Speaking your brain

The obituary praised the young man's honesty, his work ethic, his easy smile and ability to "speak his mind" - even when it got him into trouble.

Ahoy there, muckers! There's the crux of the matter - "speaking your mind" - so much fun, like farting for the brain, but the ripe smell of truth can often get you into all sorts of trouble.

Take Kevin Rudd's expletive-ridden video from his time as prime minister, which was leaked last month. What a rarity! What a treat! What a bucket of froth and bubble it spilled on all involved!

To be fair, it probably caused more hassles for Prime Minister Julia Gillard than it did for Rudd, whom it humanised, possibly bringing him even closer to the Australian voting public.

Given that side-effect, what do you think would happen if we got to hear all politicians - in fact, all people who regularly lie us, from our bosses to celebrities and partners - actually say what they're feeling?

War? The collapse of civilisation? Or perhaps a reorganisation of our loyalties and priorities once we realised where we stood with those who mattered in our lives?

A while ago, I saw the barista at my local cafe for the first time in many months and she said "Hey, fatso."

Part of me despaired that she'd so commented publicly on my weight gain, but it also freed me to mock her own rather bulbous bum.

I think we were both happy with the transaction. It was honest, we spoke our minds, it didn't leave us feeling like used-car salesmen because we'd done one of those horrific "so how you been?", "good to see you" conversations.

What I don't get is why there's not more of this? We all know that people in power lie to us, that they lullaby us with plausibly deniable horseshit so as not to make waves until they have to.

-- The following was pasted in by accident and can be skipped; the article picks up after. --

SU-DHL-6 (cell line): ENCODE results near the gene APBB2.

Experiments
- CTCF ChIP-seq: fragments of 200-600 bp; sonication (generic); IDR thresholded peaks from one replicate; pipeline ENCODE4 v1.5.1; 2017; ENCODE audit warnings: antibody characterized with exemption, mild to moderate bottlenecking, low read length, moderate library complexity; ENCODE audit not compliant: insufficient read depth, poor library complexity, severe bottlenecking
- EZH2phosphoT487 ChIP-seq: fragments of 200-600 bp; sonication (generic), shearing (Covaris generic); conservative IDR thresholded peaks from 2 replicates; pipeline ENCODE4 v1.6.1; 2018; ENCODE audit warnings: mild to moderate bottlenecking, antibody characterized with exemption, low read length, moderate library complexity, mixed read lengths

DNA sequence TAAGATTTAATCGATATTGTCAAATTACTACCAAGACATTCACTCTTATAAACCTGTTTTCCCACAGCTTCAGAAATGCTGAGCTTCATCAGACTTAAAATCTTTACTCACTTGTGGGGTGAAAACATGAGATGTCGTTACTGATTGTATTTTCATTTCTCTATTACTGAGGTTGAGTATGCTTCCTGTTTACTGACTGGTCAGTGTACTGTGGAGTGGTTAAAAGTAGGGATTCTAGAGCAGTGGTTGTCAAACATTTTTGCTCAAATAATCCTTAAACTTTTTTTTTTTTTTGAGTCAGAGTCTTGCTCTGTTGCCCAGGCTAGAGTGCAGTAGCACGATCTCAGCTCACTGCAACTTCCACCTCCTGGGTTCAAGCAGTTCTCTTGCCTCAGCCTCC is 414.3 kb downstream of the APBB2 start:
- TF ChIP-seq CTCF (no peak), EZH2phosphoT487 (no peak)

Some would argue this is "what we want to hear", that we're not used to the truth and its unalloyed brutality, so, when it oozes out of someone's mouth by accident, we're overwhelmed by a knee-jerk mass psychosis.


Isn't it better that this stuff is out there? Isn't it preferable that we have to navigate in the real world, rather than some grown-up fantasy land where everyone pretends to like each other and says "golly gosh" when they're angry?

Perhaps, but I think there's a massive difference between a person "speaking their mind" and actually telling the truth. Too often when people "speak their mind", they're just running off at the mouth, confusing facts with "how I'm feeling right now" because most of us speak emotionally and not intelligently.

Last year, Opposition Leader Tony Abbott was quoted as saying to independent MP, Tony Windsor, that "I would do anything for this job [PM]. The only thing I wouldn't do is sell my arse, but I'd have to give serious thought to it."

I mean, that's fantastic stuff, because it leaves you in no doubt as to what Abbott is capable of, just as last month's video of Rudd swearing like a wharfie showed you Rudd could, at times, be a demanding, foul-mouthed sook.

But that's about it - which is why I don't think speaking your mind deserves to be held up as the holiest of virtues, nor is it worthy of a mention in anyone's obituary.

Speaking your mind is invariably talking crap - which is why we're taught as children to think before we speak.

The alternative might better be called "speaking your brain".

Sam de Brito's latest novel Hello Darkness is in bookstores now. You can follow him on Twitter here. His email address is here.